Outlook on energy crisis and what could be done?

Published on Jul 2, 2022

In this edition, we will be uncovering truths about our energy consumption, ongoing supply-demand issues and what could be done to solve a few issues.

Here we go, then.

Australia, which we usually might associate with pleasant beaches and an over-achieving sports ecosystem is under power crisis. This isn’t an easy issue because it is bigger than India in size and has an estimated population of 2.57cr (25.7 mn), which is nearly 20% less than that of the Delhi NCR🥶. So, what’s happening in Australia, which is a developed economy, that is pushing into an energy crisis? Here’s a Twitter thread which answers your question.

More here.

Sri Lanka, with its downturn in the economy, is facing severe power cuts and shortage of fuel.

Now, as we discuss Australia’s and Sri Lanka’s energy crisis, doesn’t it make sense to look at what’s happening in India?

There was a shortage in power supply in the whole of May in India, which we covered here. There are estimates that the power demand is bound to increase to 215GW from the record 211.85 GW as of June,10. According to a survey by an NGO, the average availability of power in rural areas was about 12.5 hours at the national level before 2014. Today it is reported to be 22.5 hours. Also, the power minister RK Singh said that it is estimated to touch 239 GW in the next financial year, a huge 10% increase.

With the rapid rise in demand, it increases the chances of power shortage. With summer over in many parts of India, the solar generation will be lower thus increasing dependence on coal. And remind you, coal is not easy to mine during monsoon.


So, how do we play this out, not just now but also long-term?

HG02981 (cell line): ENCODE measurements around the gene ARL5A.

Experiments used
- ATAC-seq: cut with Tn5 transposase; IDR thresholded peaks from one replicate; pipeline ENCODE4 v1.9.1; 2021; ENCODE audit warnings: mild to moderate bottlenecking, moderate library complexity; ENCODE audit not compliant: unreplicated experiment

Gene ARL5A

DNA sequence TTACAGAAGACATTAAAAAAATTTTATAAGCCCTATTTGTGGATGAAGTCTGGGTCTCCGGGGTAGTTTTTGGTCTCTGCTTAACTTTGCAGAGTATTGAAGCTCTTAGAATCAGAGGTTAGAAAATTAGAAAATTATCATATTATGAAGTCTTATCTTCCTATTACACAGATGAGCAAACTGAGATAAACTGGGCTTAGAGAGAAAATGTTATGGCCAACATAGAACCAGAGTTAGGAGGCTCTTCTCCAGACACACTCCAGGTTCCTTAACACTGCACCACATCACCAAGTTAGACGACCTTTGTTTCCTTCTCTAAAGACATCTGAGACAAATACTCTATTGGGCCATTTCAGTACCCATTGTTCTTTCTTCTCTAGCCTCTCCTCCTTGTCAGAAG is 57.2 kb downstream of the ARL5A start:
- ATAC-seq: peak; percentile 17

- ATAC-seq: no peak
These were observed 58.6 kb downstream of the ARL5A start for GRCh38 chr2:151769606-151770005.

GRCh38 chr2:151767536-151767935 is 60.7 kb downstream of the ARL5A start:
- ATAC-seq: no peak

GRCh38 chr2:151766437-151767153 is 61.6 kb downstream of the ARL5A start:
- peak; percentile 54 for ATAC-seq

Importance of energy-efficiency

This turns out to be a major headache as inefficiency in power usage isn’t easy to track (unless you are using devices like Zodhya’s 🙂). The problem here is more correlated to the behaviour of the consumers including us and how we utilised the power given to us.

As per a report by BEE (Bureau of Energy Efficiency):

The scope for energy efficiency improvements in existing buildings is immense. Energy Audit Studies have revealed a savings potential to the extent of 40% in end-use such as lighting, cooling, ventilation, refrigeration etc. In order to address this institutional barrier, the Bureau of Energy Efficiency has taken up the task of institutionalizing energy efficiency services, and of promoting energy efficiency delivery mechanisms, such as the development of a market for Energy Service Companies (ESCOs), which address the risks perceived by building owners.

Japan, which is known to be one of the mot developed economies, has asked its citizens to set their air-conditioners to 28C, among other saving measures like watching TV for fewer hours, switching of the rice cookers when on keep-warm mode and refrain from using heaters on toilet seats.

Written by Zodhya

About Zodhya

We are Zodhya, a start-up that provides AI-based tech to reduce energy bills and lower emissions for commercial buildings and industries.